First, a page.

socketio-jwt

authenticate socket.io connections using JWTs

Authenticate socket.io incoming connections with JWTs. This is useful if you are build a single page application and you are not using cookies as explained in this blog post: Cookies vs Tokens. Getting auth right with Angular.JS.

npm install socketio-jwt
// set authorization for socket.io 
io.sockets
  .on('connection', socketioJwt.authorize({
    secret: 'your secret or public key',
    timeout: 15000 // 15 seconds to send the authentication message 
  })).on('authenticated', function(socket) {
    //this socket is authenticated, we are good to handle more events from it. 
    console.log('hello! ' + socket.decoded_token.name);
  }));

Note: If you are using a base64-encoded secret (e.g. your Auth0 secret key), you need to convert it to a Buffer: Buffer('your secret key', 'base64')

Client side:

var socket = io.connect('http://localhost:9000');
socket.on('connect', function (socket) {
  socket
    .on('authenticated', function () {
      //do other things 
    })
    .emit('authenticate', {token: jwt}); //send the jwt 
});

The previous approach uses a second roundtrip to send the jwt, there is a way you can authenticate on the handshake by sending the JWT as a query string, the caveat is that intermediary HTTP servers can log the url.

var io            = require("socket.io")(server);
var socketioJwt   = require("socketio-jwt");
 
//// With socket.io < 1.0 //// 
io.set('authorization', socketioJwt.authorize({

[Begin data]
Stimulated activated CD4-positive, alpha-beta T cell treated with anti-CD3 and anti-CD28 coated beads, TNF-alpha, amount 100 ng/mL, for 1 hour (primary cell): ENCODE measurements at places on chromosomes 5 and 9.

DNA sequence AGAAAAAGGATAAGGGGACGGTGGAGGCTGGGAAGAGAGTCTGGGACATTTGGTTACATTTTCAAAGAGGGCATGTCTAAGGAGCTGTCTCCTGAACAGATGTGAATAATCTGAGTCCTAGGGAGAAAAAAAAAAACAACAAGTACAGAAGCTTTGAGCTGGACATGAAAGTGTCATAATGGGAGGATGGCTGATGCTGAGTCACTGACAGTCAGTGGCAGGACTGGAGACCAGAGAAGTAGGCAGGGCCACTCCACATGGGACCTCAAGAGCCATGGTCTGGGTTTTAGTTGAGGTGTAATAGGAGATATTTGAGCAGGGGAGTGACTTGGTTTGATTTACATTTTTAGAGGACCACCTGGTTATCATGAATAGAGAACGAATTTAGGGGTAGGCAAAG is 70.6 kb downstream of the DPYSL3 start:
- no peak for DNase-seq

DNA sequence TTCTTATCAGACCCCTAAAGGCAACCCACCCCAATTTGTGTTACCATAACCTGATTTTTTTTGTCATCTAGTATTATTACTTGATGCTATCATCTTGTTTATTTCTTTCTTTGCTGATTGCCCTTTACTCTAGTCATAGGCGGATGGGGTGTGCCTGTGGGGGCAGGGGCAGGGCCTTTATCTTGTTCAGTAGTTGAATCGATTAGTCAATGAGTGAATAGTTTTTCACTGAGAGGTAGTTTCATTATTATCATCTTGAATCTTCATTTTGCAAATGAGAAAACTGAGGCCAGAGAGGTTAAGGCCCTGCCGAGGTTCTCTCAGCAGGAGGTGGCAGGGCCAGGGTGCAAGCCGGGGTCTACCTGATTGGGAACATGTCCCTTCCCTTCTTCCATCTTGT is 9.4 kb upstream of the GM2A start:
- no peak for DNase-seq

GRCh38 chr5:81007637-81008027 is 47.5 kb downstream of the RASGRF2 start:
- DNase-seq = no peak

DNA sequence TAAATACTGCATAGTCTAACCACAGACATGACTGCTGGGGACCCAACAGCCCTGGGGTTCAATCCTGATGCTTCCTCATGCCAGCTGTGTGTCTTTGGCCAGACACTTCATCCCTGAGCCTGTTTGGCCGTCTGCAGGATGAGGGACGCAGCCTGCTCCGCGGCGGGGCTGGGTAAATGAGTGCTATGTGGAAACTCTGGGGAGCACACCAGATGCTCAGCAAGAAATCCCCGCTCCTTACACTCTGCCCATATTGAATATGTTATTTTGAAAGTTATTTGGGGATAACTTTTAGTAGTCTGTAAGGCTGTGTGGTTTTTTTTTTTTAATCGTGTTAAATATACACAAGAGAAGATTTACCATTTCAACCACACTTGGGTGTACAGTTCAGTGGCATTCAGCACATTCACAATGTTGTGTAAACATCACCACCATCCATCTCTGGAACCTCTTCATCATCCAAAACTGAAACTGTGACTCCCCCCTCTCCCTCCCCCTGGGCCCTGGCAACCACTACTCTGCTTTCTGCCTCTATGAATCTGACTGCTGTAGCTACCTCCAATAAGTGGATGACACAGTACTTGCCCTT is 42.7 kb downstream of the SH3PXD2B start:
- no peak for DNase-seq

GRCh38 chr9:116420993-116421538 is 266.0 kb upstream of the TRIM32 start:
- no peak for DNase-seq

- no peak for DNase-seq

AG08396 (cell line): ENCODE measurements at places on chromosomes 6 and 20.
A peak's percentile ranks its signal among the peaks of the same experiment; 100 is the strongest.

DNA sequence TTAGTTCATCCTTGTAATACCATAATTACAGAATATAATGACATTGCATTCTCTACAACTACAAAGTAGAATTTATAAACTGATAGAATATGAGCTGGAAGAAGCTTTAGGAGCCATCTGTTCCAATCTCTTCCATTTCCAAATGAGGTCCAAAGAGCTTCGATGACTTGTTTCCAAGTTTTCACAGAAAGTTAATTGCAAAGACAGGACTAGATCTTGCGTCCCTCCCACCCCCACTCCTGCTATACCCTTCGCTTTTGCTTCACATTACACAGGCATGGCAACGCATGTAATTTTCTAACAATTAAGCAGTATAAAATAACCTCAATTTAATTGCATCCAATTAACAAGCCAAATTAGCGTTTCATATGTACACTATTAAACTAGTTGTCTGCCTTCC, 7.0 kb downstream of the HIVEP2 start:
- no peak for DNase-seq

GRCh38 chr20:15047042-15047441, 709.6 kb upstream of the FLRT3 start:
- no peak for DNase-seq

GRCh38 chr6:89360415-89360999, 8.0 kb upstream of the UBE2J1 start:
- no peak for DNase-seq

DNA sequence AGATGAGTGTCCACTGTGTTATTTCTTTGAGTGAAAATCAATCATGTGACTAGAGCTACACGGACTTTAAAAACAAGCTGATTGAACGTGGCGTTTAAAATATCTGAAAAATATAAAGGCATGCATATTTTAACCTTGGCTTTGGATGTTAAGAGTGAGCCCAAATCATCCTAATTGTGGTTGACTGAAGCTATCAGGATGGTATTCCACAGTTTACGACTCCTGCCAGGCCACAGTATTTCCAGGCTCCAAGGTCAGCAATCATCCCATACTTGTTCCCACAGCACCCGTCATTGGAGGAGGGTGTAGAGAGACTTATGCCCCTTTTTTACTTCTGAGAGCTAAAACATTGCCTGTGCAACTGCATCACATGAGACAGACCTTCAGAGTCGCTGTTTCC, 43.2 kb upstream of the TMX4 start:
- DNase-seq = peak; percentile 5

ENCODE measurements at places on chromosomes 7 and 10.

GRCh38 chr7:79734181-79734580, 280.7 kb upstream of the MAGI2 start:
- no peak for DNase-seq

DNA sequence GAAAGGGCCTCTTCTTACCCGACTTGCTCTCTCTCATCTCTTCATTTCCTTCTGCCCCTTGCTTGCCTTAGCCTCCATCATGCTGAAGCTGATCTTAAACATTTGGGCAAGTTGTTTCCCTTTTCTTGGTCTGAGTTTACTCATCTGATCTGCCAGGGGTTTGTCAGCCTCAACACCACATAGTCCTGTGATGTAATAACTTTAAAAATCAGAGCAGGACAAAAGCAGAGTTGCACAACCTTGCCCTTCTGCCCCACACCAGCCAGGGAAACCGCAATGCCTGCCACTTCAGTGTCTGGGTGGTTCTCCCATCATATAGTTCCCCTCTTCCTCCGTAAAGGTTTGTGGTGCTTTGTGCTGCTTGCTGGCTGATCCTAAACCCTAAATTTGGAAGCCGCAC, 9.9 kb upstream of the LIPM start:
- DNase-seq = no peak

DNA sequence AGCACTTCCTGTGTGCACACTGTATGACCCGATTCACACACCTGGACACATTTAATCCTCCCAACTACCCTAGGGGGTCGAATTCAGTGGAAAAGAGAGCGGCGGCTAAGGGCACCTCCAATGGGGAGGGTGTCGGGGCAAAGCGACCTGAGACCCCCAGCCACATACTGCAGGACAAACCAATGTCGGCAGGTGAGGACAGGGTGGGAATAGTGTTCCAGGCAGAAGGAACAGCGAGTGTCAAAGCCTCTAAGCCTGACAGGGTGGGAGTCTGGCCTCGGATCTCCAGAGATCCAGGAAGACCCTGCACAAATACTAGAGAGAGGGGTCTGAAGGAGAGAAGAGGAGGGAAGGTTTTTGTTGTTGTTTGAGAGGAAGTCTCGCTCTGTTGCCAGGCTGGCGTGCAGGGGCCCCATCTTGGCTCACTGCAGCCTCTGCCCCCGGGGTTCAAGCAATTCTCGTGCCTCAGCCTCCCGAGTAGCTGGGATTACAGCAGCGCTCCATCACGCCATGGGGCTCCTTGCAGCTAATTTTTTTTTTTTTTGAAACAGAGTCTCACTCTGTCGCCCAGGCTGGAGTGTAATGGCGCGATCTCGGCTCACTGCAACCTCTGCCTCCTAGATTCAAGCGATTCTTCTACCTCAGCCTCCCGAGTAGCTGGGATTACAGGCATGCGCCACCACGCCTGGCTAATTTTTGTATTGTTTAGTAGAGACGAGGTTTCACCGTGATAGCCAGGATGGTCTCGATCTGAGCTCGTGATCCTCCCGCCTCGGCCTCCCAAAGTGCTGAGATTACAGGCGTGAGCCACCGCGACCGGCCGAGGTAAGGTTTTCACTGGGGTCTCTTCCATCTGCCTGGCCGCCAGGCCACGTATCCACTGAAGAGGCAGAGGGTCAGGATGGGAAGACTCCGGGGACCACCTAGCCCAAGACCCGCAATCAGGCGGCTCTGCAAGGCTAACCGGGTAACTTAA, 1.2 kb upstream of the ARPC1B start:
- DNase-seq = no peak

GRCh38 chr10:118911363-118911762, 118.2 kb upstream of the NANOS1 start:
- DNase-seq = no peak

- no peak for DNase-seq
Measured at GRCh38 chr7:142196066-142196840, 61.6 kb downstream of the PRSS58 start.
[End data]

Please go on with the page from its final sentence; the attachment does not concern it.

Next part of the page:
secret: 'your secret or public key',
  handshake: true
}));
////////////////////////////// 
 
//// With socket.io >= 1.0 //// 
io.use(socketioJwt.authorize({
  secret: 'your secret or public key',
  handshake: true
}));
/////////////////////////////// 
 
io.on('connection', function (socket) {
  // in socket.io < 1.0 
  console.log('hello!', socket.handshake.decoded_token.name);
 
  // in socket.io 1.0 
  console.log('hello! ', socket.decoded_token.name);
})

For more validation options see auth0/jsonwebtoken.

Client side:

Append the jwt token using query string:

var socket = io.connect('http://localhost:9000', {
  'query': 'token=' + your_jwt
});

Server side:

When you sign the token with an expiration time:

var token = jwt.sign(user_profile, jwt_secret, {expiresInMinutes: 60});

Your client-side code should handle it as below.

Client side:

socket.on("error", function(error) {
  if (error.type == "UnauthorizedError" || error.code == "invalid_token") {
    // redirect user to login page perhaps? 
    console.log("User's token has expired");
  }
});

You are always welcome to open an issue or provide a pull-request!

Also check out the unit tests:

npm test

Licensed under the MIT-License. 2013 AUTH10 LLC.